The yogurts garnered top scores for flavor, texture and aroma versus leading U.S. oat milk yogurt brands in a March 2021 consumer taste test conducted in Northern California by Curion, a consumer products testing firm, according to Valio. The Finish dairy also markets Oddlygood Original Oat Drink, Barista Edition for coffee, cooking ingredients and sliced and shredded mozzarella, cheddar, gouda and smoked gouda plant-based cheeses.
Erring on the side of caution during the pandemic, Pillars Yogurt opted not to exhibit at Expo East, but still used this time to join the burgeoning plant-based yogurt category with the launch of Pillars Plant Organic Coconut Probiotic Yogurt. Pillars founder, Eric Bonin, spent three years developing the product, which started rolling out a month ago.
“The majority of plant-based yogurts that have come to market over the last few years have tasted awful and lack the nutritional value and functionality of dairy yogurt. This is partly why the category hasn’t taken off quite like other plant-based segments, such as plant milks,” says Bonin. “Pillars Plant solves all this. It tastes like dessert and delivers the nutritional value people want, need and now expect from their food.
“Much like how our original product line of Drinkable Greek Yogurts disrupted the drinkable segment as the first full drinkable yogurt line on the market without added sugar, we saw a similar opportunity in plant-based yogurt to create a product that better meets the needs of a wellness lifestyle: lower sugar, higher protein, functional fats and our unique blend of pre- and probiotics, which help support gut health. We’re expanding our product mission of being the category leader in removing unnecessary sugar, this time, in the plant-based yogurt game. Pillars Plant has dramatically less sugar than what’s on the market now but tastes incredible and has this super thick creamy texture that’s out of this world. We nailed this innovation.”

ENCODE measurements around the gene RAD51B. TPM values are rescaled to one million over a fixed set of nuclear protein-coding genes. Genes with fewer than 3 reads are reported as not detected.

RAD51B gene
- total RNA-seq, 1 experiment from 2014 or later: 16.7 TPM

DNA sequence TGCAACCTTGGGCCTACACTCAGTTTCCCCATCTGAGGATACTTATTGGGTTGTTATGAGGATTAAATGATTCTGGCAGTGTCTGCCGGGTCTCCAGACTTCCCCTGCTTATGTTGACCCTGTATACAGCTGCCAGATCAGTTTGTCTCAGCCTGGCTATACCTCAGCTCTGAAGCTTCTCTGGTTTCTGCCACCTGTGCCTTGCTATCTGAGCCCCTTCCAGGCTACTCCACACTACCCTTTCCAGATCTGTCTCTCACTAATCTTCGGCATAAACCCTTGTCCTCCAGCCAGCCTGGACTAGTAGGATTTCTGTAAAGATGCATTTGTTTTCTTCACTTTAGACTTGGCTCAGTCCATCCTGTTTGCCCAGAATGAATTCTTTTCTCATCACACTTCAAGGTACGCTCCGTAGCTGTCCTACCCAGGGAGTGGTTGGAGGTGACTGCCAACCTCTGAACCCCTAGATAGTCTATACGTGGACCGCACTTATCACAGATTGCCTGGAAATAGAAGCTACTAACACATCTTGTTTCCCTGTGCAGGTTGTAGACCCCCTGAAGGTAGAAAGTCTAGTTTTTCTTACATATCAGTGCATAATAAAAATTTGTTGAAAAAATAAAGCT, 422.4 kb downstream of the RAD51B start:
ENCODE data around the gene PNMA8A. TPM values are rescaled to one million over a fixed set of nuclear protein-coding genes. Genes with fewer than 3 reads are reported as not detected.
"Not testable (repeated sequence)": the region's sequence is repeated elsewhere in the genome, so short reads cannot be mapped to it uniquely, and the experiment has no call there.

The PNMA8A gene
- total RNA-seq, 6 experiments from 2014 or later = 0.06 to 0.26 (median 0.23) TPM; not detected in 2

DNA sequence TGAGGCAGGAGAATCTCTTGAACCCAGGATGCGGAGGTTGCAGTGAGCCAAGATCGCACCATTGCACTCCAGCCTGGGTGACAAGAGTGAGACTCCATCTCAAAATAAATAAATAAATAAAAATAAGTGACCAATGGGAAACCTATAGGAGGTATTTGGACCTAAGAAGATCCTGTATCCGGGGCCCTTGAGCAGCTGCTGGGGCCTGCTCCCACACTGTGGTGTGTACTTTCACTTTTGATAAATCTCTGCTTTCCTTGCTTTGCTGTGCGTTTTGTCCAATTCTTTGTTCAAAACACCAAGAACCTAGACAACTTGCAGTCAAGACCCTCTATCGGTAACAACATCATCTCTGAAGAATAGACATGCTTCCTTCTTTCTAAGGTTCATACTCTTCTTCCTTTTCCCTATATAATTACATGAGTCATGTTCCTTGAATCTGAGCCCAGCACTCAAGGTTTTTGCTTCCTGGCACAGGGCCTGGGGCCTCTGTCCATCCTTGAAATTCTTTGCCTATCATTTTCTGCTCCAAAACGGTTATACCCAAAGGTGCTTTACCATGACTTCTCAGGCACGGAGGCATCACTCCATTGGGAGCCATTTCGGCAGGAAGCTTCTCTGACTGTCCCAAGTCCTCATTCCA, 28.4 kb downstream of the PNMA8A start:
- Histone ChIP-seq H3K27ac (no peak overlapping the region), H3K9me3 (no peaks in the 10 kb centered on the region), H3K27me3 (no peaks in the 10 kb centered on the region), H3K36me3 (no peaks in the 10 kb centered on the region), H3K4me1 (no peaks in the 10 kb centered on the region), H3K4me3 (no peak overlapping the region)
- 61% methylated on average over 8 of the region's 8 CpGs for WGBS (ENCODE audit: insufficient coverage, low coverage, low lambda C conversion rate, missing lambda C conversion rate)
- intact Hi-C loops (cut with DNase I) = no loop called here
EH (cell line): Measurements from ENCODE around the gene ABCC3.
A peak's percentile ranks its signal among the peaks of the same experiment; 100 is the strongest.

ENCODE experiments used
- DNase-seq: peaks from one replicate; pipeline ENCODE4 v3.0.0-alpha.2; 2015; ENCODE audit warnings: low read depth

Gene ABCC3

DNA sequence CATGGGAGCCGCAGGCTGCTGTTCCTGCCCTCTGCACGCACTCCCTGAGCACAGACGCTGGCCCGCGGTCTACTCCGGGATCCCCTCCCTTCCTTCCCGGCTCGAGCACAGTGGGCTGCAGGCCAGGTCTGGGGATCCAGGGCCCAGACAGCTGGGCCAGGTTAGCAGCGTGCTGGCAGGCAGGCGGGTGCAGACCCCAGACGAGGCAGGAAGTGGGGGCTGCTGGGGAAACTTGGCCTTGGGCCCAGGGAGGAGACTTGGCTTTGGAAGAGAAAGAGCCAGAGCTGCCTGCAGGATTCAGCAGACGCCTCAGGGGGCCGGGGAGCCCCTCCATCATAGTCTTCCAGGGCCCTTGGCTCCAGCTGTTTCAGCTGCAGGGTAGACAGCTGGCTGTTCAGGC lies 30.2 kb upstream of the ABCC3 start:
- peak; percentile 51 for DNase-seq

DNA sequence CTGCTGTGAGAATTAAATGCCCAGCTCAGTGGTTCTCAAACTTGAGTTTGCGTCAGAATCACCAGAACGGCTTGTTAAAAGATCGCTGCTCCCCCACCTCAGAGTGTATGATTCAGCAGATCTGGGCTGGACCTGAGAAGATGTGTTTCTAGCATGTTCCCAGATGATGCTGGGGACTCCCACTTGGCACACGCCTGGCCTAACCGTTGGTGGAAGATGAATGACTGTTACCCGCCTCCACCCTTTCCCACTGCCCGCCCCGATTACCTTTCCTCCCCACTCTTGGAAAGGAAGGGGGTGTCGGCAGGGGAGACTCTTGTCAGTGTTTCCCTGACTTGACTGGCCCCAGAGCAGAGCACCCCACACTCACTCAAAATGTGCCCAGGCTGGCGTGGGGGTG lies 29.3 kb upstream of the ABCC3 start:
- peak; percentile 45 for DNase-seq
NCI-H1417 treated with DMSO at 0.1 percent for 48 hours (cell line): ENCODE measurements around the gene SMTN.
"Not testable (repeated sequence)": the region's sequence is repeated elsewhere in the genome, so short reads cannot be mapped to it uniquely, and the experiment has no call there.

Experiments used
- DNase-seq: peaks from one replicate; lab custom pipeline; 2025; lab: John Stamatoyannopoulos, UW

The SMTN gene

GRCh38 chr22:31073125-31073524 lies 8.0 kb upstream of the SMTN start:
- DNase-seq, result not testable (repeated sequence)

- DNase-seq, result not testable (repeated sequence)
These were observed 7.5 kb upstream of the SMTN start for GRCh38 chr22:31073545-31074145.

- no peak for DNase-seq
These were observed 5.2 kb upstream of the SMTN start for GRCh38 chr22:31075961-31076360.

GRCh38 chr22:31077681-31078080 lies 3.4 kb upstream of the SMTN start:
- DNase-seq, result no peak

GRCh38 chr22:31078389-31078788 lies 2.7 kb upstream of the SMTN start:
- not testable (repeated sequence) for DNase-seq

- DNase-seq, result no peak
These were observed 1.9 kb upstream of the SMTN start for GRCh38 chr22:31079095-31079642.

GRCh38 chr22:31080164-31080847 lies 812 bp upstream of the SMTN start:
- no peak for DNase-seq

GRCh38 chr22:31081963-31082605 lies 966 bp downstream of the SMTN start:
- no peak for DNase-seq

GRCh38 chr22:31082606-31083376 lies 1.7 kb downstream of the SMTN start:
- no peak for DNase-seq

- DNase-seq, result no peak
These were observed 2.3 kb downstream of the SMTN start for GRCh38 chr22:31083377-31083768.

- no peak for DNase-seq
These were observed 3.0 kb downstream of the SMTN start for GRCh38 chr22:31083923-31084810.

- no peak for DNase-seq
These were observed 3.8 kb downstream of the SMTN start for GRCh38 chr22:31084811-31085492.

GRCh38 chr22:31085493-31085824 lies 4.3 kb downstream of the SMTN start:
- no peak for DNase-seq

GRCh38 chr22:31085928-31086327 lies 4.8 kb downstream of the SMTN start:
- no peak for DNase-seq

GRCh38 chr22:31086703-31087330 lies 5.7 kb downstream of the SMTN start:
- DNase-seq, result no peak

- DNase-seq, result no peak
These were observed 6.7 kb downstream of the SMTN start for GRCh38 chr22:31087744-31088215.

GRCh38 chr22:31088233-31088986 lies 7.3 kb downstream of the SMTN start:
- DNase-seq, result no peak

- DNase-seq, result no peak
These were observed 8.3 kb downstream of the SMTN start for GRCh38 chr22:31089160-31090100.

Pillars Plant comes in 16-ounce multi-serve containers in Mixed Berry, Strawberry Banana and Vanilla flavors. A 5.3-ounce serving contains 180 calories, 14 grams of fat, 8 grams of plant-based protein, 3 grams of prebiotic fiber, 1 gram of total sugar and 30 to 60 billion live and active probiotic cultures including the scientifically validated BB12 strain. The base is an organic cultured coconut blend fortified with organic pea protein. Cassava root and fructan fiber function as prebiotics and contribute to a smooth, creamy texture. Organic stevia adds sweetness without calories. Pillars Plant is USDA certified organic, vegan, keto, non-GMO, OU Kosher, gluten-free and features a fully recyclable, BPA-free and phthalate-free cup.
“We really leaned into sourcing and sustainability. The ingredients in Pillars Plant are sourced from suppliers who follow regenerative agriculture practices and the cups and lids are 100% recyclable,” says Bonin. “Our tagline, ‘Naturally simple, Naturally good’ has been our core ethos since day one and applies more than ever with this new product line.”
Danone North America did not exhibit at Expo East either. The company, however, just announced that it will be rolling out two new concepts--Silk nextmilk (beverage) and So Delicious Wondermilk (frozen)--in January 2022. The products are designed to help close the gap between traditional dairy and plant-based consumers.